- Order numbers: AM 147 - 010 HL 4004919
- Instrumentation: Wind Orchestra
- Duration: 10'20
- Grade: 4+
Echoes of San Marco
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Echoes of San Marco – Johan de Meij (Winner of the 30th Edition of the International Composition Competition in Corciano – Italy.)
(for wind orchestra)
Echoes of San Marco was composed as homage to Italian composer Giovanni Gabrieli (1554 – 1612), the renaissance maestro who was well known for his use of double wind ensembles, mirroring each other sonically in the awe-inspiring San Marco Cathedral in Venice, Italy. Majestic brass fanfares from two different locations in the back of the concert hall mark the opening of the work: we hear fragments from Giovanni Gabrieli’s majestic Canzon Septimi Toni a 8 from the Sacrae Symphoniae (1597), originally written for two four-part brass choirs. Several groups within the orchestra, such as a double-reed choir, a saxophone quartet, a horn quartet, euphonium/tuba quartet and two sets of tubular bells mimic the brass choirs, while the clarinet choir and a flute quartet prolong the echoes with mysterious cluster chords. New thematic material is developed out of one of the bass lines of the opening section, quoting a four-note motif C-A-D-G. The work reaches a triumphant conclusion with a grand hymn.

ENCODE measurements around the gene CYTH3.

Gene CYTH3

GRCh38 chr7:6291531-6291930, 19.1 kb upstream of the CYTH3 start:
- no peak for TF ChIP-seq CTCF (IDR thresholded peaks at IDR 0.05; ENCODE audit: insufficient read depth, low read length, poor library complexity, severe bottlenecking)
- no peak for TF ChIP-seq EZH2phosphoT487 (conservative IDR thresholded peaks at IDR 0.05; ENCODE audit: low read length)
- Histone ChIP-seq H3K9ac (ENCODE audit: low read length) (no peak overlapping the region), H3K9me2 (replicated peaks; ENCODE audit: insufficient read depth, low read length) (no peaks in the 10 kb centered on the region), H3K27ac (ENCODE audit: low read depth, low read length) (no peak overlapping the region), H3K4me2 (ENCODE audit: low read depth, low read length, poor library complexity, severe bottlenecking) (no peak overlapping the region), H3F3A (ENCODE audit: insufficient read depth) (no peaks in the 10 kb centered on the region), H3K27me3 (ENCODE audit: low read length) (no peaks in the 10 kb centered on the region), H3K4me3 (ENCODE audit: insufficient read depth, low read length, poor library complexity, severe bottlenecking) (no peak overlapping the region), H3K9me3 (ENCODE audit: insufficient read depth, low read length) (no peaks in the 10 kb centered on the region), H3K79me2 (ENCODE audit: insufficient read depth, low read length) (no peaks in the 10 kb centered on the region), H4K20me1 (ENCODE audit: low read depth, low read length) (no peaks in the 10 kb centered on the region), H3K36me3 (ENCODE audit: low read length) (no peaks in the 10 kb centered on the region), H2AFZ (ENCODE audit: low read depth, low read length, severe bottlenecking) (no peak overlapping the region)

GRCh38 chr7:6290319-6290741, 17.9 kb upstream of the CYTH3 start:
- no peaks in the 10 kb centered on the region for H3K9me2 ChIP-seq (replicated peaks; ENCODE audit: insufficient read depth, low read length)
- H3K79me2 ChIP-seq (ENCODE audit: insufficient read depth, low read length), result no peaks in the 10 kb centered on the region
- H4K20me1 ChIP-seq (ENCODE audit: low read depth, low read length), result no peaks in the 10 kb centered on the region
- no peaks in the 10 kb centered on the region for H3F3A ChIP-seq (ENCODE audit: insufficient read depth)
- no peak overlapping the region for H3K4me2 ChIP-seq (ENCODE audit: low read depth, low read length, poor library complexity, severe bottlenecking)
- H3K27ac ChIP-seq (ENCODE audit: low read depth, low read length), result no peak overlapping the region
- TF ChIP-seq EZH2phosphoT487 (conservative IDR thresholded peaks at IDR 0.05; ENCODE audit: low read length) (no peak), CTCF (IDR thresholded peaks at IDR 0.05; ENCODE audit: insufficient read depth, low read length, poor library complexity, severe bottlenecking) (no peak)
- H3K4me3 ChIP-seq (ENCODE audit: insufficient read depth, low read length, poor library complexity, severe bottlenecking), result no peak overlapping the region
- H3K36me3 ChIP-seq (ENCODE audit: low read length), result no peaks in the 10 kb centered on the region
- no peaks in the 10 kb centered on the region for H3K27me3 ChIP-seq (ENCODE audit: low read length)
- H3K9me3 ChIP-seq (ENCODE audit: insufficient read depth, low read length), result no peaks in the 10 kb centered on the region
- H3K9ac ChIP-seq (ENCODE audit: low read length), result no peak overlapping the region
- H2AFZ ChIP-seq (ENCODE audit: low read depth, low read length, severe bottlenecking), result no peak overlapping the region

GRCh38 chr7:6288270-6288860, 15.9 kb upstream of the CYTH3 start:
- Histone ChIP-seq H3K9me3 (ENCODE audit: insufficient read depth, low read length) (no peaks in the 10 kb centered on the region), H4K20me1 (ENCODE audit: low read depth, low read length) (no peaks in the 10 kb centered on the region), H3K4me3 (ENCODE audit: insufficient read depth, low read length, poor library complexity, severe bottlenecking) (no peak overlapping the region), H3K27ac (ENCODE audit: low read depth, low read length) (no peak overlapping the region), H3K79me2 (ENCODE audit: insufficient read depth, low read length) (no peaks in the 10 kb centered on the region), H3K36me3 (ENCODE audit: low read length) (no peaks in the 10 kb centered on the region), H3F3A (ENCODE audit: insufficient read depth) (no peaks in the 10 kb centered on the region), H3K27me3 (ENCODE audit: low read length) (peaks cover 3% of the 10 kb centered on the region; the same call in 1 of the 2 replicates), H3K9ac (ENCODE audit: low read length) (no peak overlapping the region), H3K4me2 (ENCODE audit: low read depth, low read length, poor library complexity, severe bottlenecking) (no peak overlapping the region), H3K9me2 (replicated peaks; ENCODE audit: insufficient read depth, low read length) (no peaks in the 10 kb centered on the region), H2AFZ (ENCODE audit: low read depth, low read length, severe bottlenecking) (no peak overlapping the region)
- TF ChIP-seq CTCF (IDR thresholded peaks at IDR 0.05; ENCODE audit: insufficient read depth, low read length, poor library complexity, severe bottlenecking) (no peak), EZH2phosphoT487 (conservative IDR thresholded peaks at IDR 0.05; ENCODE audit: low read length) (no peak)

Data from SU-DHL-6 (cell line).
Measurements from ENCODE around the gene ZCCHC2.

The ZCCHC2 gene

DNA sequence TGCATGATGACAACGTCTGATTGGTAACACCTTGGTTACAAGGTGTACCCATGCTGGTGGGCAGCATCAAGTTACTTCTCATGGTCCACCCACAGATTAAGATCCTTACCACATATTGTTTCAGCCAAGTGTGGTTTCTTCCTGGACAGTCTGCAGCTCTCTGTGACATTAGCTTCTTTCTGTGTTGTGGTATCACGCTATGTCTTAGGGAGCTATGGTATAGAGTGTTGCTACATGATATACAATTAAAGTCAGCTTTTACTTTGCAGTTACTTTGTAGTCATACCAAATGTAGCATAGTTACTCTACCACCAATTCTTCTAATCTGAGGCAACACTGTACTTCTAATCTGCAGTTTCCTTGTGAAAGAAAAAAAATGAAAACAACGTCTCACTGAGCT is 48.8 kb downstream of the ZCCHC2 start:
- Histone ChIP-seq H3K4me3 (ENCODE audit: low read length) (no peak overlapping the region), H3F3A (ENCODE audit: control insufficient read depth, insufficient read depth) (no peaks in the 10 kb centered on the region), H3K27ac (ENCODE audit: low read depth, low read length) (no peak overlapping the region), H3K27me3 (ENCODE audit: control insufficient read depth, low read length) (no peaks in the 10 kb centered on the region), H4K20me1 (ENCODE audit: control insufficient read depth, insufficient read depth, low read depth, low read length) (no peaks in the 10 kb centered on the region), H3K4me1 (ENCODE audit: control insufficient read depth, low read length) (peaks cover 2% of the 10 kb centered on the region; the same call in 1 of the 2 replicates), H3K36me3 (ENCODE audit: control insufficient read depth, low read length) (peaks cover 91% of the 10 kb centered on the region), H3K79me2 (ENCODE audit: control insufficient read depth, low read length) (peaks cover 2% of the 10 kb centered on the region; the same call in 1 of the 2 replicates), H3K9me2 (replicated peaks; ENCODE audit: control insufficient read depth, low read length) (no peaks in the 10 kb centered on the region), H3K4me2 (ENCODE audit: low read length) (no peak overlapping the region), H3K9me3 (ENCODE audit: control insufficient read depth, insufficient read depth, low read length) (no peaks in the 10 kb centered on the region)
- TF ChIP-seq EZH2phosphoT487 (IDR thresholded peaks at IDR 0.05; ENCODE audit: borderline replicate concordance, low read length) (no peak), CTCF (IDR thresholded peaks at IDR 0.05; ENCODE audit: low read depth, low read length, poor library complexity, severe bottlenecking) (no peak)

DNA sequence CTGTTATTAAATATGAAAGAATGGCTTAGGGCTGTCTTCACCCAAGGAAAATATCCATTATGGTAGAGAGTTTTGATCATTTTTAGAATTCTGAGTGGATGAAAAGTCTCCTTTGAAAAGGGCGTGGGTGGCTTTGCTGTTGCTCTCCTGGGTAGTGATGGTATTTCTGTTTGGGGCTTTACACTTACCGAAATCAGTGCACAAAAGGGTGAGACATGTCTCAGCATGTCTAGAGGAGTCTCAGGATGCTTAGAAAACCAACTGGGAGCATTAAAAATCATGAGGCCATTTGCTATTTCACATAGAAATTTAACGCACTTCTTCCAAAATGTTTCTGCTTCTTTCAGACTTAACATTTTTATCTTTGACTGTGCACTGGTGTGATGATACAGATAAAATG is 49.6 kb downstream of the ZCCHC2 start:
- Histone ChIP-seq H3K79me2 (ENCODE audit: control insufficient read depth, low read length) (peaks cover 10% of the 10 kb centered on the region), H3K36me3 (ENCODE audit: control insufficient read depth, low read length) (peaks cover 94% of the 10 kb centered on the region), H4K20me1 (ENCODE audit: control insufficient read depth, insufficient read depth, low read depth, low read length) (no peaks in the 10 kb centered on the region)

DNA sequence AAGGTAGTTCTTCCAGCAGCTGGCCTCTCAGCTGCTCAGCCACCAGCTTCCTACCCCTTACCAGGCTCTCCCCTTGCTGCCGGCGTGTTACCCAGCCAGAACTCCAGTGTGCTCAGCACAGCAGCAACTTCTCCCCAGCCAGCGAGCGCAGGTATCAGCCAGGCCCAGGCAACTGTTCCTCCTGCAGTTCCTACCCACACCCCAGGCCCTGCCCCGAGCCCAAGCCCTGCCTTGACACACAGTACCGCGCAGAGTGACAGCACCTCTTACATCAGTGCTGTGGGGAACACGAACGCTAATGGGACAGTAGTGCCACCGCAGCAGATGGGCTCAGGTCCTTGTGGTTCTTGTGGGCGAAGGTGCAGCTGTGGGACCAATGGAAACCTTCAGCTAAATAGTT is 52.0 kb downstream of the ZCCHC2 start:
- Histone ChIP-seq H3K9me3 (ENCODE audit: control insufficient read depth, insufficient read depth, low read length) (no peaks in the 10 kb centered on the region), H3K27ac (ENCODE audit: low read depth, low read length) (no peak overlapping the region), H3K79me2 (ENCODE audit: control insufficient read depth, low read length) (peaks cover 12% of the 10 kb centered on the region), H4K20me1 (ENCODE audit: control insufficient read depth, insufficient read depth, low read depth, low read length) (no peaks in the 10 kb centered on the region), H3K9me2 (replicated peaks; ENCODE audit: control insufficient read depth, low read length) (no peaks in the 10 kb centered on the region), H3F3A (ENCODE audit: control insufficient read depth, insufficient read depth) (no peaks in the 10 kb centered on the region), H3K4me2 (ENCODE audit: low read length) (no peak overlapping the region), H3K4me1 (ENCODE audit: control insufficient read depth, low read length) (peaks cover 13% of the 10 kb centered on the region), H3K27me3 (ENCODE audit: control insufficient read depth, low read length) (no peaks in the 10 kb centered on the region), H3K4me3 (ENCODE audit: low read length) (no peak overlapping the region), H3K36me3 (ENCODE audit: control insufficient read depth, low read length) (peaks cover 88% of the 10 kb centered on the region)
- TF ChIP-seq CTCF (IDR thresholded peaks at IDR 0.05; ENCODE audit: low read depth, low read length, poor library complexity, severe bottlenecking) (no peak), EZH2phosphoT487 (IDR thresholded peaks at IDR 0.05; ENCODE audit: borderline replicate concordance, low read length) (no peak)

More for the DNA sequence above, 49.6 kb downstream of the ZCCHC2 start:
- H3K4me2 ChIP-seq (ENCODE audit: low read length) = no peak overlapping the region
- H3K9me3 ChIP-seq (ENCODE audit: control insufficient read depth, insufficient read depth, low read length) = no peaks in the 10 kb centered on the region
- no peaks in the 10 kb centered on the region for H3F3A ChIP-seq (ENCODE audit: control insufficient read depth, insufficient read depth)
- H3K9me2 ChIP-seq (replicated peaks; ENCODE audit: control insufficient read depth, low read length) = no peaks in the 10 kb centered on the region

“Echoes of San Marco” is the winner of the 30th Edition of the International Composition Competition in Corciano – Italy. The Jury praised the work for its ‘highly original writing and inventive orchestrations’. It is the fourth time that De Meij has been awarded in this prestigious competition. In 1995, he received the honourable mention for his Symphony No. 2 “The Big Apple”. In 1999, he took1st prize for his cello concerto “Casanova”. He was awarded 2nd prize for Symphony No. 3 “Planet Earth” in 2006.
Echoes of San Marco was commissioned by Col. Larry H. Lang, Commander of the United States Air Force Band to commemorate its 75th Anniversary in 2016.
The two brass quartets need to be placed in the back of the hall in the two corners, ideally on a balcony if there is one. The horn quartet and saxophone quartet can be placed backstage left and right, or on a front balcony, depending on the venue. Echoes of San Marco would work wonderful in a church or cathedral with rich acoustics, to emphasize the echo effects throughout the work.